With the frequency of hurricanes that have recently occurred it begs the question how prepared are our churches for any catastrophe. Whether its fire, flooding or a mass shooting we do need to have a Disaster Preparedness Plan to address the physical and emotional needs of our congregation.
The Church Pension Group in its monthly newsletter points us to the Facilitator’s Guide on the Episcopal Relief and Development website. There we find a number of resources to help introduce this disaster preparedness discipline as part of our normal church life. Their best practices suggests that churches have a focused meeting to assess and provide remedies for any type of disaster including identification of the primary person within the congregation that has the responsibility for preparedness. There are also resources at the diocesan, provincial and national levels to assist with this activity.
There is a lot of anger, confusion and just plain disrespect flying around in the world these days. One big chunk of it recently flew right through a newly refurbished and protected stained-glass window at St. Paul’s Episcopal Church in Manhattan, Kansas.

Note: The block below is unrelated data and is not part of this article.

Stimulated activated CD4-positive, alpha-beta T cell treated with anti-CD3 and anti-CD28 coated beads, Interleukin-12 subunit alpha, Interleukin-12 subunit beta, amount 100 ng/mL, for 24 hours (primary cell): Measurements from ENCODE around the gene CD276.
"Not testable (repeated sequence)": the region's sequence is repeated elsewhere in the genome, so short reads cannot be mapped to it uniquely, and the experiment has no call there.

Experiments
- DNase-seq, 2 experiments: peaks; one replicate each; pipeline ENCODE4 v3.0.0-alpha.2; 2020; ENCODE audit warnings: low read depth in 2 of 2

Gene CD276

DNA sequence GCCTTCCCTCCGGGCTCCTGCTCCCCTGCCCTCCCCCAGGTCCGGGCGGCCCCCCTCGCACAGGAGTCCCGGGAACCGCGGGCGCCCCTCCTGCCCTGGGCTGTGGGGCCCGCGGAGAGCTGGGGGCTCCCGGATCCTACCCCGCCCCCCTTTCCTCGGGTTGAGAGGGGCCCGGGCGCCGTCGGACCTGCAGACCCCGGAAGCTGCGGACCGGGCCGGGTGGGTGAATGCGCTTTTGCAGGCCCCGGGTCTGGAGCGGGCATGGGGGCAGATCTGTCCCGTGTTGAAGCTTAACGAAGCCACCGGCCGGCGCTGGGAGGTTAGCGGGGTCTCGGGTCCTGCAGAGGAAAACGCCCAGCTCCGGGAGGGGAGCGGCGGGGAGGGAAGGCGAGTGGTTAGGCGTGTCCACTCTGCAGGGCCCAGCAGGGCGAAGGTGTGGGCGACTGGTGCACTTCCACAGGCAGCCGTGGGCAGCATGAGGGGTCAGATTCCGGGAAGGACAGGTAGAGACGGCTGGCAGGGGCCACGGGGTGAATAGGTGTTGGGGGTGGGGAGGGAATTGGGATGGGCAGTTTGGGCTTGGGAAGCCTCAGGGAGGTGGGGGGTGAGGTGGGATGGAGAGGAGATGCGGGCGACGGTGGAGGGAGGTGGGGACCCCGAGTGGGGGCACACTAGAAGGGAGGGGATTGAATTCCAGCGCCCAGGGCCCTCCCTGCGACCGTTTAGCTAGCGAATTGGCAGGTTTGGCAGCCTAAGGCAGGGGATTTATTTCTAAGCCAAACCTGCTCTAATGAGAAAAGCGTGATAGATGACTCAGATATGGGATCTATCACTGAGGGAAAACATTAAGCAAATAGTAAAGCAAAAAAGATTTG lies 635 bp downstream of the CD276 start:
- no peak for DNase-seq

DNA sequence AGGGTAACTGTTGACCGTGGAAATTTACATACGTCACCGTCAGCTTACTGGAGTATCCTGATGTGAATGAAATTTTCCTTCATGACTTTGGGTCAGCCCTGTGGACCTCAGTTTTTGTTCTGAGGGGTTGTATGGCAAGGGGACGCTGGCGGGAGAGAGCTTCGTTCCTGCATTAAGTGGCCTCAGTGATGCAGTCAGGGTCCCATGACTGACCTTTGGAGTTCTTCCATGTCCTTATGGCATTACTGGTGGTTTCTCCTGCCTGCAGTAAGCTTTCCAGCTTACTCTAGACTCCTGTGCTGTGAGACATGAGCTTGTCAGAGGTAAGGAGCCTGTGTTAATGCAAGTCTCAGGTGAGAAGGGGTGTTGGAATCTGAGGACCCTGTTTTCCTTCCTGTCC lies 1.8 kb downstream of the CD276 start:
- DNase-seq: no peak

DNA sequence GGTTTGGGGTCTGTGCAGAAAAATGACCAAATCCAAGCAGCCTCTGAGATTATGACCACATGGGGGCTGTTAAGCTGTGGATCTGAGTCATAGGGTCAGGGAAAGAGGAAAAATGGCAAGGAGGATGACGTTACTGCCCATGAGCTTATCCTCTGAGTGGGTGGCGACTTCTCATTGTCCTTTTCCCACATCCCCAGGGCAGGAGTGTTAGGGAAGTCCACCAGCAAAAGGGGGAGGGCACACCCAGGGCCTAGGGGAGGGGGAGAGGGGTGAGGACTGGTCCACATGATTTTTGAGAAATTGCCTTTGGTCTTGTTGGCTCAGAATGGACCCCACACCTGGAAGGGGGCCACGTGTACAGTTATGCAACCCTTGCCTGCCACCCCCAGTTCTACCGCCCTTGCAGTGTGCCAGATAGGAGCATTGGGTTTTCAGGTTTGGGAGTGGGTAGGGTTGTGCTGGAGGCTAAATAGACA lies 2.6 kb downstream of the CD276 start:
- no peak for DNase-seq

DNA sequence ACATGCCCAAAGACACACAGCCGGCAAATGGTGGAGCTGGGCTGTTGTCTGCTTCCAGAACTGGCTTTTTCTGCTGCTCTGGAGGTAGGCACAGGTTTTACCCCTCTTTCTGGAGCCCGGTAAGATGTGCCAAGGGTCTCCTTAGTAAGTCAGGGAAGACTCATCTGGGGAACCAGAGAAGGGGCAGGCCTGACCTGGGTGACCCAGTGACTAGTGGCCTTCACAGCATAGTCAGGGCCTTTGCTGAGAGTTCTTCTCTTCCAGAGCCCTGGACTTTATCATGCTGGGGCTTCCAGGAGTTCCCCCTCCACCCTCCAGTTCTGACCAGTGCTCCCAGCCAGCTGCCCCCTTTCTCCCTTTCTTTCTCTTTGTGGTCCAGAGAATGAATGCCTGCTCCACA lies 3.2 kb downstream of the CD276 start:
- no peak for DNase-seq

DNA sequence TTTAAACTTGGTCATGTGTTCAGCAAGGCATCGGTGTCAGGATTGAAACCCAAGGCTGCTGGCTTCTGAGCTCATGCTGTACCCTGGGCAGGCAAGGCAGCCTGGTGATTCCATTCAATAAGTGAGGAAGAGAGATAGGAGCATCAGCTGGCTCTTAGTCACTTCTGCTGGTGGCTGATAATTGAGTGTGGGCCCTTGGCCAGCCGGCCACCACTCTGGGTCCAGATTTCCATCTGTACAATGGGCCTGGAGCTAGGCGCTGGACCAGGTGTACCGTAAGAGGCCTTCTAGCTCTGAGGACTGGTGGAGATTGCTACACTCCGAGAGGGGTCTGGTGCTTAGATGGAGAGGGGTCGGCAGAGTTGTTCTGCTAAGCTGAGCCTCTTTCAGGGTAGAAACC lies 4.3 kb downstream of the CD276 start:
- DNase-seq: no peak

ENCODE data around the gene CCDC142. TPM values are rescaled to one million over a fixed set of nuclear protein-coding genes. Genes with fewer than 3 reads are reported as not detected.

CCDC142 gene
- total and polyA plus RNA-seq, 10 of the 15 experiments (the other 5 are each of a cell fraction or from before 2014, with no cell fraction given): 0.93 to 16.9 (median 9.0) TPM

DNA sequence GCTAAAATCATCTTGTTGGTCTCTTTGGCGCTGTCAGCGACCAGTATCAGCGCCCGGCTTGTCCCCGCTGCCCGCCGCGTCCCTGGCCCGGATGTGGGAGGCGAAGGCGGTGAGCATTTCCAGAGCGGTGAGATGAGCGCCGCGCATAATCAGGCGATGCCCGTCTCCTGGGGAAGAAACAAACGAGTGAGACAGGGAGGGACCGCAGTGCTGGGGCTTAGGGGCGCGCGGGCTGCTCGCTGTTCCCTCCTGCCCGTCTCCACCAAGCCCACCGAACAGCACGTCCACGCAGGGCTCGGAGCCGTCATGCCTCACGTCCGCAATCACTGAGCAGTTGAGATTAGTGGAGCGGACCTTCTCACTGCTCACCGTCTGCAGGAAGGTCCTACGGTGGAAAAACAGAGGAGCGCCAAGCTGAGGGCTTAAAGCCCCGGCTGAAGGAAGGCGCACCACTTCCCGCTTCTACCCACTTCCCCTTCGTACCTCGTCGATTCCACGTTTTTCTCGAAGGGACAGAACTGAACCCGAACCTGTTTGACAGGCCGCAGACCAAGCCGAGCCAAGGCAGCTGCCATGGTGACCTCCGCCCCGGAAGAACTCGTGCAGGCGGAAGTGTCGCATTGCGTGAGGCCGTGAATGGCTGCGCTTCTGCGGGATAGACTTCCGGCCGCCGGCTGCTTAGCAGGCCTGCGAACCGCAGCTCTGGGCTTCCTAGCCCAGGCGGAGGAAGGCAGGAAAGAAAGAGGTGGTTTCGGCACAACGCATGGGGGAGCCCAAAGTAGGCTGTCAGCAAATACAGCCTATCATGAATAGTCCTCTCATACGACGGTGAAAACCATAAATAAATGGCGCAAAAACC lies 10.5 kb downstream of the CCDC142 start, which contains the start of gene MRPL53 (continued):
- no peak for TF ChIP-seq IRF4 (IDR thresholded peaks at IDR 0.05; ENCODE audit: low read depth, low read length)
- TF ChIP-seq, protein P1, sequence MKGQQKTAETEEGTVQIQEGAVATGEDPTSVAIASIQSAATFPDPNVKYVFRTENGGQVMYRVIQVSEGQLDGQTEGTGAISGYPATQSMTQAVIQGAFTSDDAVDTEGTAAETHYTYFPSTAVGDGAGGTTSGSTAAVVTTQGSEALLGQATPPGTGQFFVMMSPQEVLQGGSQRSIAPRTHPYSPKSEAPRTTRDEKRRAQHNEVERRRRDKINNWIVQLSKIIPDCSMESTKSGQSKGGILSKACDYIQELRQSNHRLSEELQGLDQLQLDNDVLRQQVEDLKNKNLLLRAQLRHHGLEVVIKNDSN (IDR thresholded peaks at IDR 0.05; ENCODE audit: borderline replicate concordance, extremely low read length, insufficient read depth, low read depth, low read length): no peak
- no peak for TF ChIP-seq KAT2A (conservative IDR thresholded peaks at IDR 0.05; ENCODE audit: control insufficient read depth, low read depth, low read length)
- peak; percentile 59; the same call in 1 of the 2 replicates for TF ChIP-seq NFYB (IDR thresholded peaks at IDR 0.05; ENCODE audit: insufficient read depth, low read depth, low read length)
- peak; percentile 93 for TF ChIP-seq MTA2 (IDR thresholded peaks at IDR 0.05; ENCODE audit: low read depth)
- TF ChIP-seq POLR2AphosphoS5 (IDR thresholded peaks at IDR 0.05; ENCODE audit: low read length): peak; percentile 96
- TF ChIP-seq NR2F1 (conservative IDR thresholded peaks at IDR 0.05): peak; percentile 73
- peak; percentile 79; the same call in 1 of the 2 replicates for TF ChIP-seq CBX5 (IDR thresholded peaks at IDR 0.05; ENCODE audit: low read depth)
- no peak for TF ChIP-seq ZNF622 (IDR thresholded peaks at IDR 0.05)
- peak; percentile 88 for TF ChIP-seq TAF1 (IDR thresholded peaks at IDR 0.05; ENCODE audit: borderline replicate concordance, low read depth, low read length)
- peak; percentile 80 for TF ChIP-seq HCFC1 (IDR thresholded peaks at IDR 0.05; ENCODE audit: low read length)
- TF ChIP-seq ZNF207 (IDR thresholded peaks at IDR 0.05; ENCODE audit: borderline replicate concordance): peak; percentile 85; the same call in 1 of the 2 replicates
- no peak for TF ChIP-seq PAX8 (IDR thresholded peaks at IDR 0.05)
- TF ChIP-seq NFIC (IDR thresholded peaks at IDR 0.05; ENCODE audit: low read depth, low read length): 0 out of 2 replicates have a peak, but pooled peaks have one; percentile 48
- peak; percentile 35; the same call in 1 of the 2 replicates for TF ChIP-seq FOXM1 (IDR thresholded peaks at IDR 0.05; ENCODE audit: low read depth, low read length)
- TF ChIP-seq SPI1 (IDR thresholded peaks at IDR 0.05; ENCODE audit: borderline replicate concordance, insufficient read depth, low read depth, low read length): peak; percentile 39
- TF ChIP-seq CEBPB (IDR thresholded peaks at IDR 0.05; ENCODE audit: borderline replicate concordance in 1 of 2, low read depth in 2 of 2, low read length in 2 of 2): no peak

Earlier this year, the people of St. Paul’s gave generously to a capital campaign, exceeding their goal to accomplish much-needed restoration in their historic home of worship and ministry. Then one afternoon, someone threw a piece of concrete at a stained glass window featuring two fish. The blow shattered the protective glass and destroying several of the window’s colored panels and iron work.
I’m not a Houston Astros fan. Not at all. But, I realize how much this city is rallying around its championship-caliber baseball team. Watching this playoff run, I’ve seen many parallels to the City of Houston itself, and even one major lesson we in the church world can learn.
A recent sports blog wrote a great profile of this team and this city (I’m not linking to the profile, because the language is decidedly not family-friendly). The article highlights the fabled futility of many professional baseball teams, like the Red Sox, Cubs, and Indians. Stories are shared, movies are made, and identities are solidified around these loveable losers.
But you we don’t talk much about the historical struggles of the Astros. It’s not a part of the team’s identity.
Instead, this team’s identity - and this city’s identity - is in embracing failure and trying again.